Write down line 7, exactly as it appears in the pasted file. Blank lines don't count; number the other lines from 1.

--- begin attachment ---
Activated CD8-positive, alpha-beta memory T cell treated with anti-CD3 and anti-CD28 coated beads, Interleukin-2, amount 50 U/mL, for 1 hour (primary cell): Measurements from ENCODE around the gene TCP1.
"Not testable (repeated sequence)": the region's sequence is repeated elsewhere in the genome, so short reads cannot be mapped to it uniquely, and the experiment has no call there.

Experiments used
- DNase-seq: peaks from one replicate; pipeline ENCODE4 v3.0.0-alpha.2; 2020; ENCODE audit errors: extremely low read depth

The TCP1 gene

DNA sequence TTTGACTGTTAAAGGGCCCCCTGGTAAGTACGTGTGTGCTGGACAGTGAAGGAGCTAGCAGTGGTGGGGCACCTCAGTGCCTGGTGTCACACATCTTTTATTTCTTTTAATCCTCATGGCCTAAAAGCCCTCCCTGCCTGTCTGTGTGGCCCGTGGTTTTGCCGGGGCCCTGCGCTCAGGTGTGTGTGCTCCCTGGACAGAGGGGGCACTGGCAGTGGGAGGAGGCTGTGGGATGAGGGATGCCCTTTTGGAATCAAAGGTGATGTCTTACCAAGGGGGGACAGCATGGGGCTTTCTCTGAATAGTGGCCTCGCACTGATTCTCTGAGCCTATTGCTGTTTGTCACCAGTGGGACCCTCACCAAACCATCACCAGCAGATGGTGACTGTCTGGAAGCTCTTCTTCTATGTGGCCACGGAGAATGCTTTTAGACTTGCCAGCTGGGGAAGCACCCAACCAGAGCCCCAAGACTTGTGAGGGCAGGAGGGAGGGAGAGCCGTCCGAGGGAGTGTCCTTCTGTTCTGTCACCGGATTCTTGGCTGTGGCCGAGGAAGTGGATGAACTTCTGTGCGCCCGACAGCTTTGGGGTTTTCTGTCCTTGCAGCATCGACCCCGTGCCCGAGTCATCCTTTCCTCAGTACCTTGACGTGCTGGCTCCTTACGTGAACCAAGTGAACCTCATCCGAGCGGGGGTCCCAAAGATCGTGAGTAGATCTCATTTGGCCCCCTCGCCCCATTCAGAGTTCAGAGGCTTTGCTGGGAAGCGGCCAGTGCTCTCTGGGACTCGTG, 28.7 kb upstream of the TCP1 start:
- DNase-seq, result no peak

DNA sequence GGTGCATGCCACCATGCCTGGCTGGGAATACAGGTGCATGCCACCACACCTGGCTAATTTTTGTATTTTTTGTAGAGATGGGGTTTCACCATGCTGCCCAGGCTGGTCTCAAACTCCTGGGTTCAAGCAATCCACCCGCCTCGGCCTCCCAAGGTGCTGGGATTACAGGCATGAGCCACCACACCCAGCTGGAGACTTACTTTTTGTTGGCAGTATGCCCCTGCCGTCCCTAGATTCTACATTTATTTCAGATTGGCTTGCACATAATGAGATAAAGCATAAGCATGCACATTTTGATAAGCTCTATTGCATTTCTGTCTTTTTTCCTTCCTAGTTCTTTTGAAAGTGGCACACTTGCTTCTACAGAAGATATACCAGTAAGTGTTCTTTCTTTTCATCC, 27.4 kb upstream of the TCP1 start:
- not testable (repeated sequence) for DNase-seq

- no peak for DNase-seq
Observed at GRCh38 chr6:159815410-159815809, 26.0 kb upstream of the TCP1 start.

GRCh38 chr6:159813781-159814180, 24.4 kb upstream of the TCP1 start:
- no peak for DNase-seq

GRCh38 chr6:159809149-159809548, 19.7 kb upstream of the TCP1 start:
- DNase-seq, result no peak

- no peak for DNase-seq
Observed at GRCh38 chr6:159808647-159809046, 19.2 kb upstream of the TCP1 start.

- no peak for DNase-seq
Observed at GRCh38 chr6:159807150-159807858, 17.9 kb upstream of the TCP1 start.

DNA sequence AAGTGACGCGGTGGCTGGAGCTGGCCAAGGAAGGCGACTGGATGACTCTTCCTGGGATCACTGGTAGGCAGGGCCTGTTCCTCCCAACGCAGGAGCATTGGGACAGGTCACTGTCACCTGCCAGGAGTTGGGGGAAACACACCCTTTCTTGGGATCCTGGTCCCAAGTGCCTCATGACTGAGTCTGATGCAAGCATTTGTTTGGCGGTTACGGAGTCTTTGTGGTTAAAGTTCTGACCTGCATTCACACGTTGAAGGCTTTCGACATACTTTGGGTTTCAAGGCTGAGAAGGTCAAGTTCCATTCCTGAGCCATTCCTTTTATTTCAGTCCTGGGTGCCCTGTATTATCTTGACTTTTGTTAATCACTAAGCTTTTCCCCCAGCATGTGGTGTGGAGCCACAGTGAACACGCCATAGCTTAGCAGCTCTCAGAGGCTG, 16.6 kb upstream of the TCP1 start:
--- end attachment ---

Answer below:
- DNase-seq, result no peak